Mac Key Confusion

I’ve only had the Mac at home for a week, and it’s obvious that I’m getting used to it. This morning at work on my PC, I noticed my first instinct to close down a window is to go to the upper left corner to click on the red light, instead of the upper right corner to hit the “X”. Yes, I know about CMD-Q, but the same problem holds true for minimization.

I’m also trying to hit ALT-C to cut instead of CNTL-C.

The conversion has truly begun.

I will say, this, however: A one button mouse is still a horribly useless thing.


8 Responses to “Mac Key Confusion”

  1. Broc Heasley
    29. September 2004 at 17:28

    Ah, the perils of living in two worlds at once. You will get used to it Augie, I guarantee it. I’ve been using a Mac at my current job for 3 years now and I spent some time with them before that in my Graphic Design classes at college. At the same time, I’ve been using a PC at home. On the Mac I design with Adobe applications, on the PC I use Corel. At first, this was a completely schizophrenic way of doing things but now it’s second nature.

    It’s a lot like knowing two languages. When I was 19 I went on a 2-year mission and had to learn Spanish, a language I got C’s in during High School. Within 6 months I was translating church services from English to Spanish and vice versa. Your brain has to do quite a few flips to make that transistion seamless but it eventually works it out.

  2. Bill
    29. September 2004 at 17:33

    Don’t they now sell 2 button Mac mouses specifically to appeal to converts from PC Land? I thought I saw those in some catalog or online somewhere.

  3. Brian Huberd
    29. September 2004 at 19:02

    Augie, head on over to OfficeMax and pick yourself up one of those nice USBLogitech 2 button scrollwheel optical mice for about $20. Plugs right on in, no special drivers and OS X recognizes the scroll wheel in Safari and the 2nd button acts like you’d expect for contextual menus. Worth every penny…

  4. R. K. Bentley
    29. September 2004 at 19:55

    I picked up a Wacom Tablet about three years back and it’s still alive and kicking. The 3×4 Tablets work very well for their size.

  5. Augie De Blieck Jr.
    30. September 2004 at 08:40

    I kept my USB two-button mouse from my old PC. It works fine with games and whatnot. Mac OS X will recognize most USB mouses, so that’s OK.

    But for everyday use, I’m sticking with my Wacom Tablet. It saves my wrist a bunch, and I have (virtually) two buttons. Plus, I’m getting used to holding down a key as I click, anyway.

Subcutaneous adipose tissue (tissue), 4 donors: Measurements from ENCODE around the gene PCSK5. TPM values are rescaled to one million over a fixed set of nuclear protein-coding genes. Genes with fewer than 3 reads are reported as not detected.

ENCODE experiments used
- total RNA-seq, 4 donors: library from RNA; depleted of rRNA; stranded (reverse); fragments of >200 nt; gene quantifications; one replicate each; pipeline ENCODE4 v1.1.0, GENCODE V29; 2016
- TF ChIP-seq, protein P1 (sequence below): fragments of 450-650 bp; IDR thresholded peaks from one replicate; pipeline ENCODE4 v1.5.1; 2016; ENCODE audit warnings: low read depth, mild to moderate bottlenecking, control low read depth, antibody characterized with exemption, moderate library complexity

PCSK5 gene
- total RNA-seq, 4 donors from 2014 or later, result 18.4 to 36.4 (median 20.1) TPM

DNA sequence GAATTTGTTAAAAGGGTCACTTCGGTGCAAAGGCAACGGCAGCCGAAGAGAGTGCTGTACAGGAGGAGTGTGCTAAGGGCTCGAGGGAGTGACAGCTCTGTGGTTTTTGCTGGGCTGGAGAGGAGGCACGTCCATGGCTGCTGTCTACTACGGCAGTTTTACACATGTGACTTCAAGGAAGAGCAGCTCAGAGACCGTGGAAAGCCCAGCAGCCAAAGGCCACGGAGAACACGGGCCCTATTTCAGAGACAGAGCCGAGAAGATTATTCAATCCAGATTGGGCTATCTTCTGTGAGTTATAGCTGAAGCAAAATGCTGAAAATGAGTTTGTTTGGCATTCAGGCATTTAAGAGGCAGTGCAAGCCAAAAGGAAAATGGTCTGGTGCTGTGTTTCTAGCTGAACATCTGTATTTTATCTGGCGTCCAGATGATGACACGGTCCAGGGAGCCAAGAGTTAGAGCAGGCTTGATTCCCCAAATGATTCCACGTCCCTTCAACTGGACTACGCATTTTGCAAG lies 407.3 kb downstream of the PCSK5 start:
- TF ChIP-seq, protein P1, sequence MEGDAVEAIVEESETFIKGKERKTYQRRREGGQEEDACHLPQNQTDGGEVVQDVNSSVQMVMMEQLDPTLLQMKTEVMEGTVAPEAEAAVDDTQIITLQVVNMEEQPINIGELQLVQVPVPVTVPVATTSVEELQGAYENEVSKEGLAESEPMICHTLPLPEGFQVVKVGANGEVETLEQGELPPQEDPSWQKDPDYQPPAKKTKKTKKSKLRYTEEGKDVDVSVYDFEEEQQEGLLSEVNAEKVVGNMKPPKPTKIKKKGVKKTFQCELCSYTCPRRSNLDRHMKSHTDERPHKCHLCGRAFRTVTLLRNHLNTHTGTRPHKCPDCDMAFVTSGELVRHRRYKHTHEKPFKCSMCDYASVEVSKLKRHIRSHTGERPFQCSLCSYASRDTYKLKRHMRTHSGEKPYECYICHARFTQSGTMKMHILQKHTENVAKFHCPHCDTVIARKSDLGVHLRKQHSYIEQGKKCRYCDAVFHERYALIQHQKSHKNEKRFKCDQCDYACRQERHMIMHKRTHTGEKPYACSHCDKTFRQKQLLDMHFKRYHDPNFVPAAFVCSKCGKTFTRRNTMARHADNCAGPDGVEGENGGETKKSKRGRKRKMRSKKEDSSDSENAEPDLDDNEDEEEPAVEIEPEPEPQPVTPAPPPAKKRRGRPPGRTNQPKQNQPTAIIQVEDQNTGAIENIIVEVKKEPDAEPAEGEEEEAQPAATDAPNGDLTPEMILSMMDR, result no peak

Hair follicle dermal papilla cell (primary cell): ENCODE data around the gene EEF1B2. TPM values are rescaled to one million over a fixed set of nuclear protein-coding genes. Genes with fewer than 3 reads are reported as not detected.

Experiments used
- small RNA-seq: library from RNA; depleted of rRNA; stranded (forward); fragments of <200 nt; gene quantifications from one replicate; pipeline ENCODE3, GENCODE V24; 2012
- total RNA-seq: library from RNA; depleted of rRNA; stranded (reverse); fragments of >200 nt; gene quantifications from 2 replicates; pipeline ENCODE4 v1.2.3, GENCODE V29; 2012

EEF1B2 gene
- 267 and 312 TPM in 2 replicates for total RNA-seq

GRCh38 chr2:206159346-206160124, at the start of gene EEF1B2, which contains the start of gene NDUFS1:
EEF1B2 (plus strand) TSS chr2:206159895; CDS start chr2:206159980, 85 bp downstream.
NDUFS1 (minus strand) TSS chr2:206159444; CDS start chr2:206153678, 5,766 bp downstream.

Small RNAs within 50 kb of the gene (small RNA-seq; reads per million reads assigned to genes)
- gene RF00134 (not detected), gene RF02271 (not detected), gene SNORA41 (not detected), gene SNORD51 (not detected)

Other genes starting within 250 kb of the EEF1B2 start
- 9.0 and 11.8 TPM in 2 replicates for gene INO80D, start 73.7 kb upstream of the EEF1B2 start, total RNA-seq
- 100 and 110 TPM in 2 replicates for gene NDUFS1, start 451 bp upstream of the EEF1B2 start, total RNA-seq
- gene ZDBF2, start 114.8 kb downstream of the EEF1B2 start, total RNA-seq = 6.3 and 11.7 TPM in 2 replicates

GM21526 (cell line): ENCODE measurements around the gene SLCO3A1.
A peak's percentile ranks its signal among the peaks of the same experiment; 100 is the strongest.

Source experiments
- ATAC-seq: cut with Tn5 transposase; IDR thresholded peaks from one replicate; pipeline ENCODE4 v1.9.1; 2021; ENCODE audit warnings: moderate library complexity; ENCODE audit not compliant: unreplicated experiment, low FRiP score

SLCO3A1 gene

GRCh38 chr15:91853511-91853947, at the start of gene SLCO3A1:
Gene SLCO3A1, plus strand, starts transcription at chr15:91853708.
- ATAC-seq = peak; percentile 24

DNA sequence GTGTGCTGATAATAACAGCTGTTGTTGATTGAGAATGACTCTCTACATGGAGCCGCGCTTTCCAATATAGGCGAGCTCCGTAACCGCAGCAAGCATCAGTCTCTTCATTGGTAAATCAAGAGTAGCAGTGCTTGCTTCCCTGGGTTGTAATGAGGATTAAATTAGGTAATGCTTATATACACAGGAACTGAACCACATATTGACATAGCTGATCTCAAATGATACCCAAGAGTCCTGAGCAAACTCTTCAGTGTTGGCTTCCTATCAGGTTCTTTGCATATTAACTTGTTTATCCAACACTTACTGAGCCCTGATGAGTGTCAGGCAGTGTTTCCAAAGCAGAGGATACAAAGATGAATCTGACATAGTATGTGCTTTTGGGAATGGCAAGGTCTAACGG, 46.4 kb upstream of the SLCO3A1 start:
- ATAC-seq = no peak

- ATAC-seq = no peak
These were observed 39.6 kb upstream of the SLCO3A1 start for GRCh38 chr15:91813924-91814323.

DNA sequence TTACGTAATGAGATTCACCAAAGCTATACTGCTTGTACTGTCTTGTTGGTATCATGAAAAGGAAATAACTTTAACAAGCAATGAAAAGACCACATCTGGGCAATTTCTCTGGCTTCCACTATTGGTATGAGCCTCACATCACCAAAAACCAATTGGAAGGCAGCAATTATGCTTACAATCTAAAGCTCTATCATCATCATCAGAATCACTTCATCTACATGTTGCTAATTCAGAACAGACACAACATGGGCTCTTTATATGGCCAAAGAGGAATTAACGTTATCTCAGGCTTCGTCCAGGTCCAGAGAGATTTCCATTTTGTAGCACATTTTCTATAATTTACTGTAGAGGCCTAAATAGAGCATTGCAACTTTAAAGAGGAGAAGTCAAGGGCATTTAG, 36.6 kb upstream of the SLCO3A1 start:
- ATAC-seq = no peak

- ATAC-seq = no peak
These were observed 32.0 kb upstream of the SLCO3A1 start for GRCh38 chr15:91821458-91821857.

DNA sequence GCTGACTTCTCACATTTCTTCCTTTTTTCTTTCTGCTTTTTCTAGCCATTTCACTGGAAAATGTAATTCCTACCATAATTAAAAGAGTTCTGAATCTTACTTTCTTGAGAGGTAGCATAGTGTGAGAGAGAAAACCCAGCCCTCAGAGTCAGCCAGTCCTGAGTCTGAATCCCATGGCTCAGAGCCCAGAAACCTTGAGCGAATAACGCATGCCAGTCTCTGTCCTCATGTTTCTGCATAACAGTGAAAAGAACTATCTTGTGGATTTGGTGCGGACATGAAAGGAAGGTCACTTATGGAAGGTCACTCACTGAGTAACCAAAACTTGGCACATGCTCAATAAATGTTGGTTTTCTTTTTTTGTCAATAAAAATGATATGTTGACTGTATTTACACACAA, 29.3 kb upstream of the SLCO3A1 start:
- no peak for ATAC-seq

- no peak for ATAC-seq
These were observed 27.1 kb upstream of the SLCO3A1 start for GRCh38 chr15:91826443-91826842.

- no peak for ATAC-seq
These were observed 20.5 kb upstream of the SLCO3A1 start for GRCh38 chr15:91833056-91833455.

6. BronteJD
    30. September 2004 at 13:13

    What’s a WACOM tablet?? ::puzzled:: And it’s APPLE-C, not control-C. ;) Although I also do the multi-universe thing, and some days in the morning at work (especially if I’ve been typing late at night), I find myself wondering why I’m hitting keys and nothing is happening. :)

  7. Stephen Gerding
    30. September 2004 at 14:56

    Apple-C = Command-C. Control-C is totally different, and could cause you some confusion from one program to another.

    Wait until you get to the point where you don’t even think about the names of the keys – you just smack your finger into position and hit 2 or 3 keys at once through sheer reflex. That’s when you’ll really know you’ve arrived.

  8. Augie De Blieck Jr.
    30. September 2004 at 15:51

    There are three keys to the left of the space bar. At this point, I know enough to feel for the first key to the left of the space bar to handle most of what I need. That’s the APPLE key or the key with the funny looking four-sided loop-de-leep-at-each-corner that takes the place of most of the “CTRL” keypresses I have for the PC.

    Pardon my terminology foul-ups passed that. =)

    Bronte – A Wacom tablet is what is used by a lot of the artsy crowd. (Letterers and colorists in the world of comics swear by it, more often than not.)

    You can see it at It basically lets you use a pen-like interface to control the cursor on the screen instead of the mouse. It’s more comfortable for my wrist, which is why I use it as much as possible. In all honesty, it’s a little bit slower to use, but that’s not a deal breaker and the gain in ease-of-use to my wrist is worth it.